**Analytic Solutions for Computer Flow Model Testing**,” Lynch and Gray present solutions for water levels and depth-averaged velocities, for tidal and/or wind forcing, and for Cartesian and polar domains. These solutions have been useful for model validation, especially for tides, and especially within the ADCIRC community — the first example problem in the ADCIRC documentation is based on one of their solutions. That problem, for tidal flows in a polar domain, has been used to validate several model advancements over the years.

However, we found an error in their solution for wind-driven setup on a polar domain. It appears to be a typographical error — the variables are not updated correctly at the last step, when the solution is generalized for a wind with arbitrary direction. This solution is not used frequently, and we did not find a correction to this error in the literature (although we were unable to access every subsequent manuscript that cited the Lynch and Gray solution). So we are documenting it here.

**Basic Equations**

To derive an analytical solution, Lynch and Gray start with the linearized shallow water equations:

and:

in which is the water level relative to mean sea level, is the depth averaged velocity, is the bathymetric depth, is gravity, is a linear bottom friction, and is the constant wind stress (with units of ).

These equations are combined into a single wave equation:

which is then solved for the water level, . For the no-tides solution , they assume steady flow and thus the friction can be ignored.

**Wind Forcing on Polar Domain**

We are interested in their solution for wind-driven flows on a polar domain, as shown below. Flow is required to be tangential to the solid boundaries at , , and , where is arbitrary. For the wind-only case, the water levels are pinned at the outer boundary, . A constant wind stress is applied in an arbitrary direction. Bathymetry is described by , in which is constant and may assume any real value.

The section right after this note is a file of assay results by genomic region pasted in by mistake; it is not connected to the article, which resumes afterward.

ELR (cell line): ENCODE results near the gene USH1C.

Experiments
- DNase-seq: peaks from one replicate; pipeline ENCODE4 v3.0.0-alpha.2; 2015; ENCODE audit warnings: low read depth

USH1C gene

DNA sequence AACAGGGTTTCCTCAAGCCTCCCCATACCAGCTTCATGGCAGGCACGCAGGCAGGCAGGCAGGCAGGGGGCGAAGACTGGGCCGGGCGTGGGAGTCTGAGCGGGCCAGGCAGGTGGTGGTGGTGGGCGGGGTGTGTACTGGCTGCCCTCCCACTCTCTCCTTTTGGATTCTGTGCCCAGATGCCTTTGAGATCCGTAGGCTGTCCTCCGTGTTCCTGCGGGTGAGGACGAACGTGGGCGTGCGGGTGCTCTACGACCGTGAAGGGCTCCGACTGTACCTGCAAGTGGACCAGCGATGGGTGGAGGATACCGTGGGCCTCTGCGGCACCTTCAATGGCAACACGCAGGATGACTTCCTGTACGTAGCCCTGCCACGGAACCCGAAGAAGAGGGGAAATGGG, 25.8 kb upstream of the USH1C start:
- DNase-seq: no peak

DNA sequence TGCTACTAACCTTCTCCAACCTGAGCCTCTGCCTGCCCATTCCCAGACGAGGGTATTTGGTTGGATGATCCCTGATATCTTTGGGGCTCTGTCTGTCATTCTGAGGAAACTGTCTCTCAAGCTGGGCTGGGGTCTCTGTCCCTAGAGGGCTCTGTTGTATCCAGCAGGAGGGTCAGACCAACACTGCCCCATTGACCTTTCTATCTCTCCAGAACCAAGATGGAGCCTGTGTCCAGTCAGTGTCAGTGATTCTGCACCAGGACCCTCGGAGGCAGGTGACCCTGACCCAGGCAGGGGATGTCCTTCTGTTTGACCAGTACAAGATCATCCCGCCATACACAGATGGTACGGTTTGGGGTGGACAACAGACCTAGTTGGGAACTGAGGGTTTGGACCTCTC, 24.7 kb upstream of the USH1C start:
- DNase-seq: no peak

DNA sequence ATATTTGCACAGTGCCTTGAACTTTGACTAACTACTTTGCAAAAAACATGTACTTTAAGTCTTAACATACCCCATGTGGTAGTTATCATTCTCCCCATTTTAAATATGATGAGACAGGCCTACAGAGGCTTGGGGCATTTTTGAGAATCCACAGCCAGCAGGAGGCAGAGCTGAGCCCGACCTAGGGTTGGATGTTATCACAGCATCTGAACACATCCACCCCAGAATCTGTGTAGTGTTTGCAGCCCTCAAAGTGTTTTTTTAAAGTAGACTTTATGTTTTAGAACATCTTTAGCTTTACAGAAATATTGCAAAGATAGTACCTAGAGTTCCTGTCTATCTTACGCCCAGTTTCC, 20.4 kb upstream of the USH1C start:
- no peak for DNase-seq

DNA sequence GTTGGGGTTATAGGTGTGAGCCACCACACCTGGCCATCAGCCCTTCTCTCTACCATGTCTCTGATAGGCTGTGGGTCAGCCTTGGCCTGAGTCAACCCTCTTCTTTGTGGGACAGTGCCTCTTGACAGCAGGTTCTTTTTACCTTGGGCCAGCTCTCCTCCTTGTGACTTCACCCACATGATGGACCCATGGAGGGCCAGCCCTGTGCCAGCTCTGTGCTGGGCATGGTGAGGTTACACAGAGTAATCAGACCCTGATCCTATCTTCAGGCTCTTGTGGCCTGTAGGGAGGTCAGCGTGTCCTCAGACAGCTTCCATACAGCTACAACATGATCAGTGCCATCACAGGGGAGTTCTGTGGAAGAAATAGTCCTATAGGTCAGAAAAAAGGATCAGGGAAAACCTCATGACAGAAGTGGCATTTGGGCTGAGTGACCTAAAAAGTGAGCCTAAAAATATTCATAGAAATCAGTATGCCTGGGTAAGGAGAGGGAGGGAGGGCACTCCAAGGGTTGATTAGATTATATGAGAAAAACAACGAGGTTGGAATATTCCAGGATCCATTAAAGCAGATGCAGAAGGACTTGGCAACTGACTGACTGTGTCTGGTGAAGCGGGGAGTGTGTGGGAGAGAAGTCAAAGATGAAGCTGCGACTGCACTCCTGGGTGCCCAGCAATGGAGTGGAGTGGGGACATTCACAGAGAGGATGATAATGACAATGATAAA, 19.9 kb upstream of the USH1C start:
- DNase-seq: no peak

**Original Solution**

A boundary-value problem is defined on this polar domain, and then a solution is derived by using separation of variables, an assumed form, and a Fourier series. The solution is drived fully for a wind stress acting in the direction (i.e. toward the right in the figure), but then the solution is generalized for a wind stress with arbitrary direction:

in which and are the wind stress components in the and directions. (For example, if , then would act toward the top in the figure.) With this setup, they derive the analytic solution:

in which the coefficients are defined in their paper (linked above). For example, the first coefficient is:

However, this solution is incorrect because it does not fully account for the arbitrary direction in these coefficients, which were derived only for the direction . To account correctly for the additional component in the direction , the coefficients need to be re-defined, and the solution needs to be re-written.

**Corrected Solution**

That first coefficient should be:

in which the numerator is now a function of direction , and can be either (for ) or (for ). This correction must be carried through the other coefficients and .

The correct analytical solution should be:

which accounts correctly for the contributions to the water levels from the two wind stress components. With this corrected solution, the water levels should respond correctly inside this polar domain.

**Example**

We considered a simple test case with the following parameters:

so the domain is a quarter annular harbor with a constant bathymetry, and the wind stress is acting toward the bottom left. The water levels show a setup in the lower-left of the domain, with peaks of about 12 cm:

**References**